New Guinness Record for largest chocolate sculpture – 18,000 pound Mayan temple

A California dessert and pastry school, located in Irvine, has just broken the Guinness World Record for the World’s Largest Chocolate Sculpture:

To celebrate our 30th anniversary, Qzina Specialty Foods, has broken a Guinness World Record for building the largest chocolate sculpture. The sculpture models an ancient Mayan temple and weighs 18,239 pounds, far surpassing the previous record set in Italy in 2010 by more than 7,500 pounds.

 

 

Qzina chose the Mayan theme because of the crucial role the culture played in the origins of chocolate.  The Mayans were one of the first civilizations to cultivate Cacao trees and discover the true potential of the cocoa bean. Realizing the delicious possibilities of this powerful discovery, the Mayans worshipped the Cacao tree and praised its beans as the food of the Gods.

Qzina’s Corporate Pastry Chef, Francois Mellet, was the lead architect on this massive project and MOF Stephane Treand (Meilleur Ouvrier de France or Best Craftsman in France) lent his artistic touch to the sculpture’s intricate design elements. Mellet, together with his team, spent more than 400 hours constructing this magnificent structure of solid chocolate that was created using an assortment of Qzina’s leading chocolate brands.

 

 

Extensive planning and research set the groundwork to accurately capture the details and intricacies of an authentic Mayan temple down to the exact number of steps and panels representing numbers significant to the Mayan calendar. Built proportionally to the ancient temple’s true size, the solid chocolate pyramid is six feet tall and its base measures 10 feet by 10 feet – exactly one-thirtieth the size. The sculpture’s base alone weighs more than 3,000 pounds.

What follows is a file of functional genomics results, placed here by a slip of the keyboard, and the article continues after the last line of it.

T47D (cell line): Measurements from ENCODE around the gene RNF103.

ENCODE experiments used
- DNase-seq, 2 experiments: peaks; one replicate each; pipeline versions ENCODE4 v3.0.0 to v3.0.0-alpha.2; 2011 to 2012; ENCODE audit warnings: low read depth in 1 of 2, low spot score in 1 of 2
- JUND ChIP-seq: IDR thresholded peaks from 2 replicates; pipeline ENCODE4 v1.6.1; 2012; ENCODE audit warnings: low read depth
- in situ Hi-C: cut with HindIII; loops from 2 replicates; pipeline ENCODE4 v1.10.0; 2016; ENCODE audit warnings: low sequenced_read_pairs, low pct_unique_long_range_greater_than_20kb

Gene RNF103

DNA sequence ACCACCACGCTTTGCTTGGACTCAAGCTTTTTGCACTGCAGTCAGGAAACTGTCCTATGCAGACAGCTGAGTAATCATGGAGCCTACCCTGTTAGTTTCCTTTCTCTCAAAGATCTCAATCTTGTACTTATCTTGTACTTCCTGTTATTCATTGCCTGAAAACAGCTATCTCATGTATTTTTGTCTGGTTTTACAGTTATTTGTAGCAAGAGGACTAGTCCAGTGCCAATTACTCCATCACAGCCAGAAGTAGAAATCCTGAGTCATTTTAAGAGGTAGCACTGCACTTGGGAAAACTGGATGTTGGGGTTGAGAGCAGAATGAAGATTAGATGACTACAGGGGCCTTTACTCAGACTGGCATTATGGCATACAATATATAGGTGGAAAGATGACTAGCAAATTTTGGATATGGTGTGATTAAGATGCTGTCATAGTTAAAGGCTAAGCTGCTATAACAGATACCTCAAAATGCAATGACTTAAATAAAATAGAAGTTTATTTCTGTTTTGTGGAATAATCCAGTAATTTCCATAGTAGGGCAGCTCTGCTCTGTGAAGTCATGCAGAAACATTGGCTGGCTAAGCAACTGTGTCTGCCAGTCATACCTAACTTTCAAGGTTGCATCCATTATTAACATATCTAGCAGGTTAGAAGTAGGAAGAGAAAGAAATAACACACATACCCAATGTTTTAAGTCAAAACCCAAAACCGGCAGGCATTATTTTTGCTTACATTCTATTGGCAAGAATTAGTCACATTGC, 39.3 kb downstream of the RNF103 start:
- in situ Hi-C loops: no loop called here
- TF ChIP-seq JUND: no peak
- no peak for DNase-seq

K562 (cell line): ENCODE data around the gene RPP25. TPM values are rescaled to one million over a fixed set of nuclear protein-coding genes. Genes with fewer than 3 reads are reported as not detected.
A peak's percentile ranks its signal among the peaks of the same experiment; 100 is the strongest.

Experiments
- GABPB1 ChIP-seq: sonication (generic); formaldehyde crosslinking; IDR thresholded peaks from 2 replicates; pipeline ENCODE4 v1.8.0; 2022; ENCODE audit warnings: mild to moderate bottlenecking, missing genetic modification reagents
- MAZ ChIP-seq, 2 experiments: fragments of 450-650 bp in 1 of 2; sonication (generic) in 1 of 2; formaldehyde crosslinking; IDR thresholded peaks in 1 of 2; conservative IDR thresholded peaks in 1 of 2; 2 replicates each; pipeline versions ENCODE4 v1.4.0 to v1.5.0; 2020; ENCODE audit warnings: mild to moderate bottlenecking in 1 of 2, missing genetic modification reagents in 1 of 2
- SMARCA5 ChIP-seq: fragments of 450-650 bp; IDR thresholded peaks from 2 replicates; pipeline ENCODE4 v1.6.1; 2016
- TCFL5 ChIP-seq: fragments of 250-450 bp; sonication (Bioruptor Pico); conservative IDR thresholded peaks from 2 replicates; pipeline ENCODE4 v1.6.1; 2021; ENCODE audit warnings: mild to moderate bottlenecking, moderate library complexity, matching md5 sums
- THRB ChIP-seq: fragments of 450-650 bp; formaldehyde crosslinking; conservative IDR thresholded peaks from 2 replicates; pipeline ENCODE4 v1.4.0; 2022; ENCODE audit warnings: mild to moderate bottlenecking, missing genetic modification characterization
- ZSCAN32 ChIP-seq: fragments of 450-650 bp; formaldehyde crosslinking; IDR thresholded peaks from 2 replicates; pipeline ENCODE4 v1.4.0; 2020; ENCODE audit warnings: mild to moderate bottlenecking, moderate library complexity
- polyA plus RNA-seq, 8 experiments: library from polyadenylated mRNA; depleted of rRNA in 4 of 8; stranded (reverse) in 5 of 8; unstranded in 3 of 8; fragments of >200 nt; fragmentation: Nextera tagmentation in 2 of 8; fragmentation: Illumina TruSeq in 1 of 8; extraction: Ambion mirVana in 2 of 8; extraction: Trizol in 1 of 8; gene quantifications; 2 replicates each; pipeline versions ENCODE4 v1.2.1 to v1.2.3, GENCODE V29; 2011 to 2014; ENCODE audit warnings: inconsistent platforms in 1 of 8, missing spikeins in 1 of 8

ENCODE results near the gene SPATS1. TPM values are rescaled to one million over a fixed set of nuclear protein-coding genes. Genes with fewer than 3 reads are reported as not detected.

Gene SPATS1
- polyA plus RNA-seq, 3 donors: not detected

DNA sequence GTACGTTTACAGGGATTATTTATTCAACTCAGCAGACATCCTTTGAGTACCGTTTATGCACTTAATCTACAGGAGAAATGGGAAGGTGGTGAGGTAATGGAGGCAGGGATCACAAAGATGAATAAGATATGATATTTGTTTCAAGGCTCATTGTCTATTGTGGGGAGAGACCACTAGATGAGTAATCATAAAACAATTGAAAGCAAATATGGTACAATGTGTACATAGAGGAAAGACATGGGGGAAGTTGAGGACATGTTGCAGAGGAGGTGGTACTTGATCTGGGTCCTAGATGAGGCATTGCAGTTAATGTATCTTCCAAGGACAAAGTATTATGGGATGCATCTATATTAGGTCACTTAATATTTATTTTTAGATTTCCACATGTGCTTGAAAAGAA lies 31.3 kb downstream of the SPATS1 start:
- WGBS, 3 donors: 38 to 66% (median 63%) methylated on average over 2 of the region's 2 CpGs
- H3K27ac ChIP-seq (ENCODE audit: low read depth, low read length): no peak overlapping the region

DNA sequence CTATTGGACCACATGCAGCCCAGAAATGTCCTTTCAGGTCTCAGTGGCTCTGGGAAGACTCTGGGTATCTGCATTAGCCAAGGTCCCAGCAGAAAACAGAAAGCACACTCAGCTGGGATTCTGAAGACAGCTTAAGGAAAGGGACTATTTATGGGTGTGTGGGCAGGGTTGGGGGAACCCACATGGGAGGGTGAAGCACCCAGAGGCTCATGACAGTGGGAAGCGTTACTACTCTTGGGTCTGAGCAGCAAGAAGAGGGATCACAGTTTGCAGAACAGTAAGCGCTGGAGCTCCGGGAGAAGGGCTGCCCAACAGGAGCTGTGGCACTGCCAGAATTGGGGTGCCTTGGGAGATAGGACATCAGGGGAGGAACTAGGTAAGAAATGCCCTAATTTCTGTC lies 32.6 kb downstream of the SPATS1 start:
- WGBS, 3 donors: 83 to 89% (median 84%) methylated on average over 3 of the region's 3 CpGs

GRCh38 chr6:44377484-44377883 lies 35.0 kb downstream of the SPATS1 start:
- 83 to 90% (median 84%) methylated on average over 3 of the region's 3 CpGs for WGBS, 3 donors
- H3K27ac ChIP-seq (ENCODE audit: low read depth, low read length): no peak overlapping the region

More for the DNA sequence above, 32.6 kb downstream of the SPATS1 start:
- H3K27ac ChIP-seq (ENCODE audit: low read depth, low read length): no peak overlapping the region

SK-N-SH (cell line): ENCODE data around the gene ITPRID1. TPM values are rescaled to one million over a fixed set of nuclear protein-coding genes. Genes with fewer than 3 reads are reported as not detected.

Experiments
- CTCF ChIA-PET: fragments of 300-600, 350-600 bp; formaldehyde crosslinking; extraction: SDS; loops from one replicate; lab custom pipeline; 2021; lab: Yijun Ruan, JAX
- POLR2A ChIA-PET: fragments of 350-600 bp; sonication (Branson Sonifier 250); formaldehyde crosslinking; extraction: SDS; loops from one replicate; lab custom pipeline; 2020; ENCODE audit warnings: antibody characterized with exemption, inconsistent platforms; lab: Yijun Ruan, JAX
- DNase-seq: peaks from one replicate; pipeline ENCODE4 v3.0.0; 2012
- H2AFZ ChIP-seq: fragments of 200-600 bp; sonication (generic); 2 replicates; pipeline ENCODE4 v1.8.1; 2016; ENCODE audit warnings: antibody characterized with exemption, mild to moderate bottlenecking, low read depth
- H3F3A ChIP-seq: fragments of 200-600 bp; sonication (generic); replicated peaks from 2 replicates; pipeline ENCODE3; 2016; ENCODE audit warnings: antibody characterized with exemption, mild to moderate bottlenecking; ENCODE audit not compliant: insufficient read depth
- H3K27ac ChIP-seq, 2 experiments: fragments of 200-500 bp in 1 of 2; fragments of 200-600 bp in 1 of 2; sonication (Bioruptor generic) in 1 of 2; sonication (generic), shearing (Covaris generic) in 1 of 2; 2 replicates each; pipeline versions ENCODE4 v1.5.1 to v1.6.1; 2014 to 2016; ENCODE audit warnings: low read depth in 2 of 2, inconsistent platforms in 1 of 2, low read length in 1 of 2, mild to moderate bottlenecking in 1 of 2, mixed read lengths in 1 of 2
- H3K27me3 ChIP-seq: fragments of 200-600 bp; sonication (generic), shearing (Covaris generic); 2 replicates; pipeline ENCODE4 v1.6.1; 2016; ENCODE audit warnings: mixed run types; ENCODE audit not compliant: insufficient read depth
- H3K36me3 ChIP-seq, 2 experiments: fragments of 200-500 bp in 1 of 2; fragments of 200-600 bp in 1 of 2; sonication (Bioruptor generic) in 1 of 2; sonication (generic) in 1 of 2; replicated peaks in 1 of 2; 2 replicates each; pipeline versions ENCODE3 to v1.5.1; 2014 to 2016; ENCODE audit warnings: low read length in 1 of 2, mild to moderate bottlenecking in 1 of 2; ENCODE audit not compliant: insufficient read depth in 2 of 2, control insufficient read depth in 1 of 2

The chocolate pyramid will be displayed at the Qzina Institute of Chocolate & Pastry, located in Irvine, California, and will be available to view beginning June 4, 2012 when the institute and product showroom is officially open to the public (Monday – Friday, 10:00 a.m. –  5:00 p.m.). Qzina plans to destroy the chocolate sculpture on December 21, 2012 when the Mayan calendar comes to an end. The method for destruction is yet to be determined.

via Qzina News

 

More Photos:
Continue reading New Guinness Record for largest chocolate sculpture – 18,000 pound Mayan temple

Pixar’s best kept secret – the Cereal Bar

If you happen to own Toy Story 3, one of the bonus features is a short video entitled “Pixar’s Cereal Bar.”

In the video you’ll hear Pixar employees like Tia Kratter, Pete Doctor, and Andrew Stanton talking about the importance of cereal during a workday, and showing off an animated representation of how the Pixar Cereal Room fuels some of the best creative minds in the business!

According to Pixar employees, this room is well-used and well-loved! They eat cereal everywhere — from the screening room to the meeting room — and even at their desks!

Continue reading Pixar’s best kept secret – the Cereal Bar

The Knife Maker – maturing a skill into an art

In our second film, we meet writer turned knife maker Joel Bukiewicz of Cut Brooklyn. He talks about the human element of craft, and the potential for a skill to mature into an art. And in sharing his story, he alights on the real meaning of handmade—a movement whose riches are measured in people, not cash.

via Made by Hand